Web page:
Dictionary of Christian Biography and Literature to the End of the Sixth Century/Apollinaris the Elder
Apollinaris (or, according to Greek orthography, Apollinarius) the Elder, of Alexandria, was born about the beginning of the 4th cent. After teaching grammar for some time at Berytus in Phoenicea, he removed, A.D. 335, to Laodicea, of which church he was made presbyter. Here he married and had a son, afterwards the bp. of Laodicea. [ Apollinaris the Younger.] Both father and son were on intimate terms with the heathen sophists Libanius and Epiphanius of Petra, frequenting the lecture-room of the latter, on which account they were admonished and, upon their venturing to sit out the recitation of a hymn to Bacchus, excommunicated by Theodotus, bp. of Laodicea, but restored upon their subsequent repentance (Socr. Eccl. Hist. iii. 16; Soz. vi. 25).
The elder Apollinaris is chiefly noted for his literary labours. When the edict of Julian, A.D. 362, forbade the Christians to read Greek literature, he undertook with the aid of his son to supply the void by reconstructing the Scriptures on the classical models. Thus the whole Biblical history down to Saul's accession was turned into 24 books of Homeric hexameters, each superscribed, like those of the Iliad, by a letter of the alphabet. Lyrics, tragedies, and comedies, after the manner of Pindar, Euripides, and Menander, followed. Even the Gospels and Epistles were adapted to the form of Socratic disputation. Two works alone remain as samples of their indomitable zeal: a tragedy entitled Christus Patiens, in 2601 lines, which has been edited among the works of Gregory Nazianzen; and a version of the Psalms, in Homeric hexameters. The most that can be said of this Psalter is that it is better than the tragedy, and that as a whole it fully bears out the reputation of the poet (Basil. Ep. 273, 406) that he was never at a loss for an expression. Socrates, who is more trustworthy than Sozomen (v. 18), ascribes the O.T. poems to the father (iii. 16), and adds that the son as the greater rhetorician devoted his energies to converting the Gospels and Epistles into Platonic dialogues. He likewise mentions a treatise on grammar compiled by the elder Apollinaris, χριστιανικῷ τύπῳ. For different opinions as to the authorship of father and son, cf. Vossius, de Hist. Graec. ii. 18; de Poet. Graec. c. 9; Duport, Praef. ad Metaph. Psalm. (Lond. 1674).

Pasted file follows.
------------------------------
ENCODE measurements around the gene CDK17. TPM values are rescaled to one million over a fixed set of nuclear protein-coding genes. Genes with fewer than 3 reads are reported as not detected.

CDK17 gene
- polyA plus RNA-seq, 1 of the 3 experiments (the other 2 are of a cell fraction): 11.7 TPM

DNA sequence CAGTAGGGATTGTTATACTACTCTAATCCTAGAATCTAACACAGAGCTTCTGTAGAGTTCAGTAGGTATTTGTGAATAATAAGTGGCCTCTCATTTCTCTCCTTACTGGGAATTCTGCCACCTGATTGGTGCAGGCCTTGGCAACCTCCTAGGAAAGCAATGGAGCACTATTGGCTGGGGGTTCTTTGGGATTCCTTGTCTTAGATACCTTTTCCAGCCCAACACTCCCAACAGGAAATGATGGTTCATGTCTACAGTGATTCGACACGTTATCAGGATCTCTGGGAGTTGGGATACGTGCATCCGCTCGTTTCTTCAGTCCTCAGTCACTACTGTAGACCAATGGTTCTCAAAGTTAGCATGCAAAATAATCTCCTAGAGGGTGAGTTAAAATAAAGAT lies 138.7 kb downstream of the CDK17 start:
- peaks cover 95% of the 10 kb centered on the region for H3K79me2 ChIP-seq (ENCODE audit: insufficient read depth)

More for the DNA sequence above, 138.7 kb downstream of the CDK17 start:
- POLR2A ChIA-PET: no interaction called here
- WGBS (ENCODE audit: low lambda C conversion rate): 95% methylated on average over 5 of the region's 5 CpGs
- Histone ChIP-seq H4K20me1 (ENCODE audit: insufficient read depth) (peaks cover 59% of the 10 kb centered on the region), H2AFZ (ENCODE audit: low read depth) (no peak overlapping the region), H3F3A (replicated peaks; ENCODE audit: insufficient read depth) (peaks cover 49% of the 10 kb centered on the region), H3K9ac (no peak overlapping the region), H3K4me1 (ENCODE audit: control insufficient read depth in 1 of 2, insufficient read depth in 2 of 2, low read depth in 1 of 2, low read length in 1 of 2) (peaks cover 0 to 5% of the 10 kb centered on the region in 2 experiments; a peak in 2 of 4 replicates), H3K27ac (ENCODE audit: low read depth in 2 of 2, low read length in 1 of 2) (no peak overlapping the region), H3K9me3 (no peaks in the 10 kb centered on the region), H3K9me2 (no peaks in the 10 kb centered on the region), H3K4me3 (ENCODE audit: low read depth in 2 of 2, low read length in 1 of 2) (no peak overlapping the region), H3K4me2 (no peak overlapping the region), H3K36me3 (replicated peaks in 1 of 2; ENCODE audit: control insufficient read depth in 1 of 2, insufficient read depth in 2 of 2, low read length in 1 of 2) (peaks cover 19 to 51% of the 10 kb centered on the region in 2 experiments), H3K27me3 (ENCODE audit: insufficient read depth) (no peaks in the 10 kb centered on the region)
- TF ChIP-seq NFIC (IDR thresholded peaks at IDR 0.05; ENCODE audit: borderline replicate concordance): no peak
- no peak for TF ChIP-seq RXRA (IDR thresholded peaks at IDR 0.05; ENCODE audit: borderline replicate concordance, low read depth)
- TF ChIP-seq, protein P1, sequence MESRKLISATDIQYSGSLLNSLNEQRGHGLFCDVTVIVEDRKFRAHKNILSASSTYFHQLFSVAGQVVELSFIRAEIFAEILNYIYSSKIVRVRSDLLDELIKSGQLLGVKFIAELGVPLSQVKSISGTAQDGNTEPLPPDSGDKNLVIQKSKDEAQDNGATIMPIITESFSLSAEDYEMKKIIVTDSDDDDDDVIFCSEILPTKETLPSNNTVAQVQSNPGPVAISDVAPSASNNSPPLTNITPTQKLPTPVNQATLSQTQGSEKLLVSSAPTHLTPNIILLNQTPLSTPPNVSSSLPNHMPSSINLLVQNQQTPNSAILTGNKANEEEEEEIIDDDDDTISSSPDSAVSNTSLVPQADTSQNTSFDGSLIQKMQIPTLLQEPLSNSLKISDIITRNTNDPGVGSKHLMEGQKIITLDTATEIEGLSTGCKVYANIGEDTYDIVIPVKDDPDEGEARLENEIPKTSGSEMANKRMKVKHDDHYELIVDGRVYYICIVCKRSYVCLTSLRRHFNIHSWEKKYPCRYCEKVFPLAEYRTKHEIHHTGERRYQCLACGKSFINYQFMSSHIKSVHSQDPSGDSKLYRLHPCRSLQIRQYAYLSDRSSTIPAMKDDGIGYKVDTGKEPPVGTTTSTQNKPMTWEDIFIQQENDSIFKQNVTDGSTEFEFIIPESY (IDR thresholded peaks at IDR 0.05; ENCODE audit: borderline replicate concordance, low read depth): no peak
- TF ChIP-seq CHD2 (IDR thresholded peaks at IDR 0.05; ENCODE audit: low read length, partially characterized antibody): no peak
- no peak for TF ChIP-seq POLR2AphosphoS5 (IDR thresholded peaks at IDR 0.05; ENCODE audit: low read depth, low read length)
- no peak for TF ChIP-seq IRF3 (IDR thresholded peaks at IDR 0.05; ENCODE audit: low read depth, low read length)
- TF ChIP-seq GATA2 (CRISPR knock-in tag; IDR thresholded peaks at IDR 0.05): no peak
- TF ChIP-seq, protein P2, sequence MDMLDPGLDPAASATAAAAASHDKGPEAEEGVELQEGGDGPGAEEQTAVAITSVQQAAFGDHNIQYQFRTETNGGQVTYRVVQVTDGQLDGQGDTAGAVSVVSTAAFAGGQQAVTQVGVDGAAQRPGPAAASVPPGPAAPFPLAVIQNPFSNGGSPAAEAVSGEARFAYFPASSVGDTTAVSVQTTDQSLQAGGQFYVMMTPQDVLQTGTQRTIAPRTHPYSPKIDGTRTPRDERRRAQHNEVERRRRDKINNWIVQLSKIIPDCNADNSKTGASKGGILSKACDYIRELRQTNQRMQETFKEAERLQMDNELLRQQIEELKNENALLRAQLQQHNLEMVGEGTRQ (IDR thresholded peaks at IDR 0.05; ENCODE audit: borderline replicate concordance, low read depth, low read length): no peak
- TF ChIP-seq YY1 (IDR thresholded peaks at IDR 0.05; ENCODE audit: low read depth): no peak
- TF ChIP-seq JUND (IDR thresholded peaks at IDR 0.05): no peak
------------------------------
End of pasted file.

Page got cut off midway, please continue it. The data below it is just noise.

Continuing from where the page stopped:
The Metaphrasis Psalmorum was published at Paris 1552; by Sylburg, at Heidelberg, 1596; and subsequently in various collections of the Fathers. The latest edition is that in Migne's Patr. Gk. xxiii.